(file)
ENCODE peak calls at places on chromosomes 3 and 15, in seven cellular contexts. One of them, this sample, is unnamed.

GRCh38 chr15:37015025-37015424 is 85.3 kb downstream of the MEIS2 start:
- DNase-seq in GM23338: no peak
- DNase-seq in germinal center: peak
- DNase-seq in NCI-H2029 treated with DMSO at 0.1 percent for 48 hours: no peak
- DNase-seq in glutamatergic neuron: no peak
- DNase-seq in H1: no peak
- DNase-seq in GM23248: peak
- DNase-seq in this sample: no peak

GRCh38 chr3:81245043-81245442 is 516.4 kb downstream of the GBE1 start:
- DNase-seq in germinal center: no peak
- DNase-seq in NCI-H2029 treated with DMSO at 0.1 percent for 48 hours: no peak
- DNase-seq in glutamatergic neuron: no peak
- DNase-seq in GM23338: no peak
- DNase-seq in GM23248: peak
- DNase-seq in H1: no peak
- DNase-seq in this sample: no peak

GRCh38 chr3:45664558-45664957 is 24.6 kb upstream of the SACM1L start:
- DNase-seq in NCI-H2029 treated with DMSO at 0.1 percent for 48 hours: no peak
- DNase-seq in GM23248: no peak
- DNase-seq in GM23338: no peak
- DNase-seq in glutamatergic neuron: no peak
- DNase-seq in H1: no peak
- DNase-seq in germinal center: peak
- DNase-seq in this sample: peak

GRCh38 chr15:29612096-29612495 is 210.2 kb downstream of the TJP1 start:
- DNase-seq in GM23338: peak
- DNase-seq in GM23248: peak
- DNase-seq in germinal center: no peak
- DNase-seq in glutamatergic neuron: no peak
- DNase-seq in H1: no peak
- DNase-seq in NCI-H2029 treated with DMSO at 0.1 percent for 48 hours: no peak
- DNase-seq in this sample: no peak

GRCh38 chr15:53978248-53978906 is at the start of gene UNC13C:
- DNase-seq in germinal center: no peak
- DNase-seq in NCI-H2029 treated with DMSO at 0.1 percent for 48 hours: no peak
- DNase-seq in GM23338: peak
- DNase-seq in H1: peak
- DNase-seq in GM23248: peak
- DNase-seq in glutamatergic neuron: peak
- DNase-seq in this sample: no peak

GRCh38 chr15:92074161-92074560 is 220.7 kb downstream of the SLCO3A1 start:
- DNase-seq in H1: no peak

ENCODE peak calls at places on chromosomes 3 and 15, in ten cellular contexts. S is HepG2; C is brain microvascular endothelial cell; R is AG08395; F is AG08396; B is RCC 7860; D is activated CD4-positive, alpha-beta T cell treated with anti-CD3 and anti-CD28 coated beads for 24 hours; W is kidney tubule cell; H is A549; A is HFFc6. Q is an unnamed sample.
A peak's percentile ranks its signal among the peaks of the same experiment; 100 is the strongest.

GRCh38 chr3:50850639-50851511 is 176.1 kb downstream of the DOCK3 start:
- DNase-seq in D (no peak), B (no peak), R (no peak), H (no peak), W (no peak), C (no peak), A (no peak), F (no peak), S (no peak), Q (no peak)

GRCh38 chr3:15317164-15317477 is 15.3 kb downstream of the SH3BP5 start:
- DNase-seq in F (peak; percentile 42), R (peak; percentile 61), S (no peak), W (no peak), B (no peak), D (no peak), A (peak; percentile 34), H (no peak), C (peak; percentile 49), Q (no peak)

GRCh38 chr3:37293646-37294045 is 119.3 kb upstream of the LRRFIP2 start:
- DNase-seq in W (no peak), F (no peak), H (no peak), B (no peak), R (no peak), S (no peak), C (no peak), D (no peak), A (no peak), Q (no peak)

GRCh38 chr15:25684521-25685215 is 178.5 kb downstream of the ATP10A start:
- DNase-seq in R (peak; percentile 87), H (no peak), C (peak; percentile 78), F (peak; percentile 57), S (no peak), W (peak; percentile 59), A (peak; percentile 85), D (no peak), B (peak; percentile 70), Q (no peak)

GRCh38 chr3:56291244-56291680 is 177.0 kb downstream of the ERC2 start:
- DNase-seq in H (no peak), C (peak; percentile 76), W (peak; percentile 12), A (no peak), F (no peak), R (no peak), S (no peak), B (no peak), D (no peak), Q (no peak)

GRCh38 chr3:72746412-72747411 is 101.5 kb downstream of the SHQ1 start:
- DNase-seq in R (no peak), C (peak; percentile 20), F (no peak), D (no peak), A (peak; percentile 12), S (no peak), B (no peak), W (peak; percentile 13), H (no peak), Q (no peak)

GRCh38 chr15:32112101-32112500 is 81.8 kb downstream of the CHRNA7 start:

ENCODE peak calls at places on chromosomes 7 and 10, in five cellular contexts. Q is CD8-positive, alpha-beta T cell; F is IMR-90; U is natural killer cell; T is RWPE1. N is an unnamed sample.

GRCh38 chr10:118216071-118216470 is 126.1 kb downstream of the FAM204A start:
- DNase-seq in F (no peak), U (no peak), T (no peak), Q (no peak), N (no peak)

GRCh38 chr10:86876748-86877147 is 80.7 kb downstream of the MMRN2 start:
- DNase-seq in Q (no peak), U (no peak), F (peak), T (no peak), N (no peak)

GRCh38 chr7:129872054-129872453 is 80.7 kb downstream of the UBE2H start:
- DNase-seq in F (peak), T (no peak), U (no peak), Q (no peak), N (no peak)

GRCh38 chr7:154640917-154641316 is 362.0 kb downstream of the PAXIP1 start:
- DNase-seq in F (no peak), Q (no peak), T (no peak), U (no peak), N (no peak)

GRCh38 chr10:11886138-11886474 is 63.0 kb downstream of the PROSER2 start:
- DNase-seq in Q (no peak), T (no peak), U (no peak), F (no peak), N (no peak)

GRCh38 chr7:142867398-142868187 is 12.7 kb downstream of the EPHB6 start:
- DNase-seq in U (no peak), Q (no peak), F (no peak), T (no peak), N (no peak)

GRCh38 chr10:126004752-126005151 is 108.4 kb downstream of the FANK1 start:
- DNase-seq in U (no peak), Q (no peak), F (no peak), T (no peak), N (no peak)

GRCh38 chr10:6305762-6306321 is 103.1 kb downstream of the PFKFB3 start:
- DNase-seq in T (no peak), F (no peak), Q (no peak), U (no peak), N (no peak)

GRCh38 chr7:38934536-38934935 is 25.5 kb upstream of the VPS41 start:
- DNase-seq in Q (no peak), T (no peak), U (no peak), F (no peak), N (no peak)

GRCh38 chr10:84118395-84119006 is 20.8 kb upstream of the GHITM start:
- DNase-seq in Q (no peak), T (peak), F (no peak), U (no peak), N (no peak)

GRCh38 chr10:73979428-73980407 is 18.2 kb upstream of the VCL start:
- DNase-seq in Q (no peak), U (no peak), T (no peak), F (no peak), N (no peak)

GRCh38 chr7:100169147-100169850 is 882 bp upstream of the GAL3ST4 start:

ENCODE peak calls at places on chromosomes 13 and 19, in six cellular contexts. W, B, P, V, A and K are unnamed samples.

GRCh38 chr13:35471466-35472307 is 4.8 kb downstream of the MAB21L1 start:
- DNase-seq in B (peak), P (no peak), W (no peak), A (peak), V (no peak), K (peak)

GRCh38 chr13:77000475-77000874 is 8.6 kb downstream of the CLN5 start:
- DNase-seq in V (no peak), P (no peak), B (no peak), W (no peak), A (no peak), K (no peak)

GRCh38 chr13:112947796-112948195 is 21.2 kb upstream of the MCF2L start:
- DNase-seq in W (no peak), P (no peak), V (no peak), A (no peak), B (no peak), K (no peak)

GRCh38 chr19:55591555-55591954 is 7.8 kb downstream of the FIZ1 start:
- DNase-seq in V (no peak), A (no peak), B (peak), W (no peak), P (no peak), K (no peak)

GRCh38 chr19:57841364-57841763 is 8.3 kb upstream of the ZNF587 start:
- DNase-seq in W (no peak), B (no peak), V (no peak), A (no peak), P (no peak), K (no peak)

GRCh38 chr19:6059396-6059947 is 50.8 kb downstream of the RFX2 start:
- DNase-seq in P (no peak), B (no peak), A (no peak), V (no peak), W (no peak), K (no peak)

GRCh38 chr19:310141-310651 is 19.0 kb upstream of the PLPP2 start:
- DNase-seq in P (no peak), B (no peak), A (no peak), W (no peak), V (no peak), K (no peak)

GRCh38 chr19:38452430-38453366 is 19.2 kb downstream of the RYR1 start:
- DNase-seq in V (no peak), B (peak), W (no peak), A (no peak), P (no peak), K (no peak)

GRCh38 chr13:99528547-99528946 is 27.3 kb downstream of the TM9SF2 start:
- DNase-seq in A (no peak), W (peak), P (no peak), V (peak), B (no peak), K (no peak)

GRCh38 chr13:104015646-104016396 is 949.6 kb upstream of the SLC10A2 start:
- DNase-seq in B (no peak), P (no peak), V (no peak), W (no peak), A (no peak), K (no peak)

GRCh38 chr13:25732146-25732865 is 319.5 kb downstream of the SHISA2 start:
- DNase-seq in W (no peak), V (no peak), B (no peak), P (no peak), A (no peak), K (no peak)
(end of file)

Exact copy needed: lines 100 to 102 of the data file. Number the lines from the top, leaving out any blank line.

GRCh38 chr13:99528547-99528946 is 27.3 kb downstream of the TM9SF2 start:
- DNase-seq in A (no peak), W (peak), P (no peak), V (peak), B (no peak), K (no peak)

GRCh38 chr13:104015646-104016396 is 949.6 kb upstream of the SLC10A2 start: